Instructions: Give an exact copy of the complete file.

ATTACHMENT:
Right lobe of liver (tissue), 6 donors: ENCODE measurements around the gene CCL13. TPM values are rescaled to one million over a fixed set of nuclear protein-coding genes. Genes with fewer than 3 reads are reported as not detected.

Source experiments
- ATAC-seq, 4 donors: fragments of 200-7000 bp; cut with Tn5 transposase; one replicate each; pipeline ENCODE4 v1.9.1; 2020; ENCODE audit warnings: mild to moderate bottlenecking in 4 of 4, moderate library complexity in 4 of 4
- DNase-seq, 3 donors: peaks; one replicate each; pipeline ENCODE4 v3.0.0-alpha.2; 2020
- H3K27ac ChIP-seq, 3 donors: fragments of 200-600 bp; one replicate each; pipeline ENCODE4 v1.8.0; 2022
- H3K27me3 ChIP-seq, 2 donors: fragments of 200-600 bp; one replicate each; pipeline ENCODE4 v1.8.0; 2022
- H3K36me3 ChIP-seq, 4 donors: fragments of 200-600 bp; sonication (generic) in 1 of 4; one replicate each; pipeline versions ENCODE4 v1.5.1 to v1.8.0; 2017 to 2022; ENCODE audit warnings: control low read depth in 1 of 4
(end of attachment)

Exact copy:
Right lobe of liver (tissue), 6 donors: ENCODE measurements around the gene CCL13. TPM values are rescaled to one million over a fixed set of nuclear protein-coding genes. Genes with fewer than 3 reads are reported as not detected.

Source experiments
- ATAC-seq, 4 donors: fragments of 200-7000 bp; cut with Tn5 transposase; one replicate each; pipeline ENCODE4 v1.9.1; 2020; ENCODE audit warnings: mild to moderate bottlenecking in 4 of 4, moderate library complexity in 4 of 4
- DNase-seq, 3 donors: peaks; one replicate each; pipeline ENCODE4 v3.0.0-alpha.2; 2020
- H3K27ac ChIP-seq, 3 donors: fragments of 200-600 bp; one replicate each; pipeline ENCODE4 v1.8.0; 2022
- H3K27me3 ChIP-seq, 2 donors: fragments of 200-600 bp; one replicate each; pipeline ENCODE4 v1.8.0; 2022
- H3K36me3 ChIP-seq, 4 donors: fragments of 200-600 bp; sonication (generic) in 1 of 4; one replicate each; pipeline versions ENCODE4 v1.5.1 to v1.8.0; 2017 to 2022; ENCODE audit warnings: control low read depth in 1 of 4